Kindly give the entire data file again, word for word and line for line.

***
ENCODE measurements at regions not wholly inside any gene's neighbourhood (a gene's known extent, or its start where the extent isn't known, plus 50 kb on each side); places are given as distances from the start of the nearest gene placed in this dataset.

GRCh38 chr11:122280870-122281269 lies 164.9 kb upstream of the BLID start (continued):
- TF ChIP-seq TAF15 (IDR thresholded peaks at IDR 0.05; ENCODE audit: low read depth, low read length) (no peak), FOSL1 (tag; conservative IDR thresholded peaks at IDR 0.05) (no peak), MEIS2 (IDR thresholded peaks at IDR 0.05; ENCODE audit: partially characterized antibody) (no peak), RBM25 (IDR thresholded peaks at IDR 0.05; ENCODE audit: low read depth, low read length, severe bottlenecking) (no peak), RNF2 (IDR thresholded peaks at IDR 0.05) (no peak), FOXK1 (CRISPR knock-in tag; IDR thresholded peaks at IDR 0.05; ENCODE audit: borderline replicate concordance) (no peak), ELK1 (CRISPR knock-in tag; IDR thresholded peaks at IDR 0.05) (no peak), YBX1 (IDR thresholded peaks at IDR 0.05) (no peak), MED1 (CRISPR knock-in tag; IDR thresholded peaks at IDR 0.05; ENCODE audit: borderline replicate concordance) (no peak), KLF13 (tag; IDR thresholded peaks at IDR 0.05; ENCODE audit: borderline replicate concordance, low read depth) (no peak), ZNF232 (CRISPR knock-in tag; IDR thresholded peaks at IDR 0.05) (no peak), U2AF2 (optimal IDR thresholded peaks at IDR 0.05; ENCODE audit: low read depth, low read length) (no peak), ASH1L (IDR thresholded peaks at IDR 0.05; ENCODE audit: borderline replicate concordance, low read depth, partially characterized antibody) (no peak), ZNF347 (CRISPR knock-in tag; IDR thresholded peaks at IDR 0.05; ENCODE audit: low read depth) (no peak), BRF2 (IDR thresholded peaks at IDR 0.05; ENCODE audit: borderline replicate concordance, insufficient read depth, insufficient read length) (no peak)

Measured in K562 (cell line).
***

ENCODE measurements at regions not wholly inside any gene's neighbourhood (a gene's known extent, or its start where the extent isn't known, plus 50 kb on each side); places are given as distances from the start of the nearest gene placed in this dataset.

GRCh38 chr11:122280870-122281269 lies 164.9 kb upstream of the BLID start (continued):
- TF ChIP-seq TAF15 (IDR thresholded peaks at IDR 0.05; ENCODE audit: low read depth, low read length) (no peak), FOSL1 (tag; conservative IDR thresholded peaks at IDR 0.05) (no peak), MEIS2 (IDR thresholded peaks at IDR 0.05; ENCODE audit: partially characterized antibody) (no peak), RBM25 (IDR thresholded peaks at IDR 0.05; ENCODE audit: low read depth, low read length, severe bottlenecking) (no peak), RNF2 (IDR thresholded peaks at IDR 0.05) (no peak), FOXK1 (CRISPR knock-in tag; IDR thresholded peaks at IDR 0.05; ENCODE audit: borderline replicate concordance) (no peak), ELK1 (CRISPR knock-in tag; IDR thresholded peaks at IDR 0.05) (no peak), YBX1 (IDR thresholded peaks at IDR 0.05) (no peak), MED1 (CRISPR knock-in tag; IDR thresholded peaks at IDR 0.05; ENCODE audit: borderline replicate concordance) (no peak), KLF13 (tag; IDR thresholded peaks at IDR 0.05; ENCODE audit: borderline replicate concordance, low read depth) (no peak), ZNF232 (CRISPR knock-in tag; IDR thresholded peaks at IDR 0.05) (no peak), U2AF2 (optimal IDR thresholded peaks at IDR 0.05; ENCODE audit: low read depth, low read length) (no peak), ASH1L (IDR thresholded peaks at IDR 0.05; ENCODE audit: borderline replicate concordance, low read depth, partially characterized antibody) (no peak), ZNF347 (CRISPR knock-in tag; IDR thresholded peaks at IDR 0.05; ENCODE audit: low read depth) (no peak), BRF2 (IDR thresholded peaks at IDR 0.05; ENCODE audit: borderline replicate concordance, insufficient read depth, insufficient read length) (no peak)

Measured in K562 (cell line).